Tayo Oviosu, the Founder and Chief Executive Officer (CEO) of Paga, a mobile payments company, took to Twitter to reveal his takes on financial inclusion in Nigeria. In the thread, he revealed that “all Nigerians are underbanked and this is a sad reality.

On the tweet thread, Oviosu pointed out a scenario of how to purchase a car in the United States – which does not involve informing your bank in advance. Oviosu said his company has wasted 6 months talking to the largest bank in Africa and Nigeria in to get a car loan for 6 vehicles, which end on a futile note.

In response, a Twitter user tweeted on the thread that Nigerian banks are just money doublers and they don’t support business.

Are Nigerians underbanked?

Nigeria today has 21 commercial banks, 942 microfinance banks, and numerous financial technology (fintech) and mobile money operators, yet the Nigerian adult population is under-banked. A bulk of this unbanked population comprises rural dwellers, farmers, and petty traders.

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The Central Bank of Nigeria (CBN) had set a financial inclusion target of reaching 80 per cent of the total adult population by 2020, but presently, Nigeria is not on track to meet this target which was set out in the National Financial Inclusion Strategy (NFIS) of 2012. The NFIS had set two financial inclusion targets for the year 2020: an overall financial inclusion rate of 80% of the adult population and a formal financial inclusion rate of 70% of the adult population. As of 2016, just 58.4% of Nigeria’s 96.4 million adults were financially served and only 48.6% of all adults used formal financial services.

What can be done to salvage the situation?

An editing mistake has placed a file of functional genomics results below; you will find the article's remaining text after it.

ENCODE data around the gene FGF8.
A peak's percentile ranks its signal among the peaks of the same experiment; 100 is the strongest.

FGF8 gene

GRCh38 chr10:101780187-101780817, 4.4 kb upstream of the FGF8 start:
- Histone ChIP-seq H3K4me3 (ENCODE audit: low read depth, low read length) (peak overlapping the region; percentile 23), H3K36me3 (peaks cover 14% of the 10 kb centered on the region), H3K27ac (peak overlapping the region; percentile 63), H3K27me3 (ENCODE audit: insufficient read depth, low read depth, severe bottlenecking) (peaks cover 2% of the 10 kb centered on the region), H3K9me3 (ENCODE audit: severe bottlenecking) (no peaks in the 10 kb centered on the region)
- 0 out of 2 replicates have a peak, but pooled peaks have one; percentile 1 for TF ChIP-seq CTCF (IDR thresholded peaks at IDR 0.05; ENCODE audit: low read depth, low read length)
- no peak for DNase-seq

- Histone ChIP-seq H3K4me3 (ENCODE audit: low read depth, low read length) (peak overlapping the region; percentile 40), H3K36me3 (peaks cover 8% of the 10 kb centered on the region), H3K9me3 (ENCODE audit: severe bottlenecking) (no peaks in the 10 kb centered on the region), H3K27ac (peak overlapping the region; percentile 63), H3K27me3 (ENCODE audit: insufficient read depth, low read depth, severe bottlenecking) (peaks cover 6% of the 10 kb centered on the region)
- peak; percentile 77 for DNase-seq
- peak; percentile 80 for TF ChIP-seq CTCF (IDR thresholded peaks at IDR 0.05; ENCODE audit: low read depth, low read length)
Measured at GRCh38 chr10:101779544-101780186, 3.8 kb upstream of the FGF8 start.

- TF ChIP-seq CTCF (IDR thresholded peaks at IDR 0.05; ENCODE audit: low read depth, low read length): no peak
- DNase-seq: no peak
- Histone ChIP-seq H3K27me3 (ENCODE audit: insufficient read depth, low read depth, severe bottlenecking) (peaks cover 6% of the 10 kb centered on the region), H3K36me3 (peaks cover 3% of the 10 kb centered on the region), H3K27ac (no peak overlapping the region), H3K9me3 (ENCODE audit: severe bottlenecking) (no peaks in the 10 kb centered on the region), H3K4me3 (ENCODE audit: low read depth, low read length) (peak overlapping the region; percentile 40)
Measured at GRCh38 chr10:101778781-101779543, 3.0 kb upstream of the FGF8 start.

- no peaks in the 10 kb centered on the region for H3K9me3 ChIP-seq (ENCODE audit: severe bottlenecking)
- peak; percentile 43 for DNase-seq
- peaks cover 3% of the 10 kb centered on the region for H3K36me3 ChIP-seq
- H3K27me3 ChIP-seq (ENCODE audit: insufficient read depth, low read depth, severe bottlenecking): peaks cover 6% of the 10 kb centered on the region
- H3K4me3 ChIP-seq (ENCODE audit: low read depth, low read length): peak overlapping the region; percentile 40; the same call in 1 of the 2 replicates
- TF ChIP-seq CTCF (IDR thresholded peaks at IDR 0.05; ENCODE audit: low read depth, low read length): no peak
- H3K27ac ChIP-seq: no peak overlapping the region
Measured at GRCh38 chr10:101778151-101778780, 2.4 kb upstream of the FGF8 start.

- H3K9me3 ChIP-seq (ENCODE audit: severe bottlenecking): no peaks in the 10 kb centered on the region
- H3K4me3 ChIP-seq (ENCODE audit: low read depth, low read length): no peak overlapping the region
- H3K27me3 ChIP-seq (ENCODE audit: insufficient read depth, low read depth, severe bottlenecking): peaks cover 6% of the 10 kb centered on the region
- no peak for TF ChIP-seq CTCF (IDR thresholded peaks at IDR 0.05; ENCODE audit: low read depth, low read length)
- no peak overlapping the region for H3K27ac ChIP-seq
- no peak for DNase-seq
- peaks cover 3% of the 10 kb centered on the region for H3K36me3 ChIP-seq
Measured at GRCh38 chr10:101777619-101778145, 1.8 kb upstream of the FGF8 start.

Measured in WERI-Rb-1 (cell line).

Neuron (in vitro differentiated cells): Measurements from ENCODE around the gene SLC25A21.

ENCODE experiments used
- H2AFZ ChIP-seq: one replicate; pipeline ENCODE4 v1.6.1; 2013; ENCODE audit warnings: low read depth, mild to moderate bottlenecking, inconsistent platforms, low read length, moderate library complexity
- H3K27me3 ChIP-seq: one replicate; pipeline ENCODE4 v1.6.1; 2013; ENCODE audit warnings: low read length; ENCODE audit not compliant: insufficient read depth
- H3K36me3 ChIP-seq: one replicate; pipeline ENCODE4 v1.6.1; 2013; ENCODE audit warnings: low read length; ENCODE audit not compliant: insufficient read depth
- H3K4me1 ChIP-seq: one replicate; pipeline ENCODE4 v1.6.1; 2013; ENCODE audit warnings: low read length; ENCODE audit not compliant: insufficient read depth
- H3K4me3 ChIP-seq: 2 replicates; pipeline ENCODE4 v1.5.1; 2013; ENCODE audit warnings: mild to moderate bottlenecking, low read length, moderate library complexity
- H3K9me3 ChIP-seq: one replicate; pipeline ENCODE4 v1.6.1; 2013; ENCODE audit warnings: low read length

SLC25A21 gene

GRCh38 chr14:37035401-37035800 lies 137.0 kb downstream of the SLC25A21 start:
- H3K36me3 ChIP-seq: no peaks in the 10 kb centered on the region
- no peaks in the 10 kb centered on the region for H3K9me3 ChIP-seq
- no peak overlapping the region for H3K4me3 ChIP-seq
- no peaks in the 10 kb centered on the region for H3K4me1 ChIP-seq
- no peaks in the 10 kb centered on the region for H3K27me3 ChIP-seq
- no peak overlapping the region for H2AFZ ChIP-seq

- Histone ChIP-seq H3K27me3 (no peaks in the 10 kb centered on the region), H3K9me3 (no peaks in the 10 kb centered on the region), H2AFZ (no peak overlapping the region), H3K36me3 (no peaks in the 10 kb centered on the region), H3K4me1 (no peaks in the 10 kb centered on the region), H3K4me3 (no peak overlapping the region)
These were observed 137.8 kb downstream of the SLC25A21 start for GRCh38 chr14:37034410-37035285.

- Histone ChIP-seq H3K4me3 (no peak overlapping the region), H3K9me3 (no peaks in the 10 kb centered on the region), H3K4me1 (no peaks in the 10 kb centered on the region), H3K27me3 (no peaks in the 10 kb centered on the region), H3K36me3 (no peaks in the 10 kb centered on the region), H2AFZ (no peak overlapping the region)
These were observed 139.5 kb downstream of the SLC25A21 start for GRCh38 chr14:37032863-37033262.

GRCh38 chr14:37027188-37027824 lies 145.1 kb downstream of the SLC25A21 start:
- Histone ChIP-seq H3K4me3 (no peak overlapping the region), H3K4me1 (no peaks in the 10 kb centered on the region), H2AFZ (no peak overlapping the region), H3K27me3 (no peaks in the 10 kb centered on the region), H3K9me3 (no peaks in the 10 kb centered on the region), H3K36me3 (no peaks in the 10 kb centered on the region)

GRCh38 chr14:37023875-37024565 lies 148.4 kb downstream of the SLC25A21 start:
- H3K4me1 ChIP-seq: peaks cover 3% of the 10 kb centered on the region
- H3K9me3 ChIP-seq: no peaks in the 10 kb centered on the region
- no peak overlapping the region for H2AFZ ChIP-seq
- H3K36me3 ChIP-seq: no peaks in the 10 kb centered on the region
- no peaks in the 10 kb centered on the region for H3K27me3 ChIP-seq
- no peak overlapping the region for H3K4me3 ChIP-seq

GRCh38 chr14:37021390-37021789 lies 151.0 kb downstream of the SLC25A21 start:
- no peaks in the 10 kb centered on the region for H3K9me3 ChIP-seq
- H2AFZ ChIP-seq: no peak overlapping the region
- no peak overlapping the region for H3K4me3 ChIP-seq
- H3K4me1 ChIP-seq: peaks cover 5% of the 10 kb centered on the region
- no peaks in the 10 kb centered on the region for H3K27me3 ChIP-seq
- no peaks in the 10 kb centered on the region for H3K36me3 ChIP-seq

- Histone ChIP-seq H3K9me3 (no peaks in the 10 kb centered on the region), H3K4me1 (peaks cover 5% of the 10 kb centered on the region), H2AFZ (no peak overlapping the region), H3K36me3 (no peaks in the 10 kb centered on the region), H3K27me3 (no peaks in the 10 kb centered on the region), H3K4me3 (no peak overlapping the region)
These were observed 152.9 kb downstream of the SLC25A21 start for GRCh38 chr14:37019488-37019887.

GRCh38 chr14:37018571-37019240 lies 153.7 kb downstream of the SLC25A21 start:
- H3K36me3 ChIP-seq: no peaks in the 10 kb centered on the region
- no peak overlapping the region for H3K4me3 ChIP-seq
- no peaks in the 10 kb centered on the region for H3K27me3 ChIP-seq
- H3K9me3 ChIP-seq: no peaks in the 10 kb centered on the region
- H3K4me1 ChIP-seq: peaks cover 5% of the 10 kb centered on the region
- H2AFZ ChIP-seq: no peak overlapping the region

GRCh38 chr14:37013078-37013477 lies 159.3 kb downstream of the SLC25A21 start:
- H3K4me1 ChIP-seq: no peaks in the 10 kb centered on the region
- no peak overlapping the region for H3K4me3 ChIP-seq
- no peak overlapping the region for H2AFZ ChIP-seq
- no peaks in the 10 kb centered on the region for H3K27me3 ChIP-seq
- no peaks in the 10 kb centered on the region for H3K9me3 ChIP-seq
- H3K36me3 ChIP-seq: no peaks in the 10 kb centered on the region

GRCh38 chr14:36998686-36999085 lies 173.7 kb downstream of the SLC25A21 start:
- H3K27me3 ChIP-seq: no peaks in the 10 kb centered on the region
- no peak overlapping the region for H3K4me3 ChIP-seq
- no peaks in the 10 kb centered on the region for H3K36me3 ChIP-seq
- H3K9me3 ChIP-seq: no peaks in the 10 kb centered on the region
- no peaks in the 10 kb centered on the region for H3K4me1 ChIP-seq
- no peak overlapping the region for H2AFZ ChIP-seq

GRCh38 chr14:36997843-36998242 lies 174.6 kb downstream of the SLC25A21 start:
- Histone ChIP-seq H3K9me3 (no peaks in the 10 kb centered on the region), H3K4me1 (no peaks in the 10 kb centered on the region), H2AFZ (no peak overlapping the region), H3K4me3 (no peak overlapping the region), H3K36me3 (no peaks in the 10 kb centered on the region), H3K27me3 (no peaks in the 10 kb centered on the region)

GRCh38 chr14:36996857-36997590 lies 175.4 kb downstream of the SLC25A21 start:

Obviously, ignorance has played a great role in preventing the unbanked from getting formal financial services. This can be reduced through active corporate social responsibility (CSR) by banks to create the needed awareness among the adult population, especially the rural dwellers.

There is need for the regulators, operators and the banking populace to collaborate. Dipo Fatokun, CBN’s Director of banking and payment system, said this is the only way that Nigeria can drive financial inclusion.

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Mobile network operators (MNOs) can also provide mobile money services to subscribers. MTN has recently announced its plans in that regard. MTN is planning to obtain a payment banking license in Nigeria by the second quarter of 2019. Considering that they have the largest market share in the telecom space in Nigeria and many of these unbanked are existing subscribers, this will go a long way in reducing the unbanked population in Nigeria.

Famuyiwa Damilare is a trained journalist. He holds a Higher National Diploma (HND) in Mass Communication at the prestigious Nigerian Institute of Journalism (NIJ). Damilare is an innovative and transformational leader with broad-based expertise in journalism and media practice at large. He has explored his proven ability in the areas of reporting, curating and generating contents, creatively establishing social media engagements, and mobile editing of videos. It is safe to say he’s a multimedia journalist.


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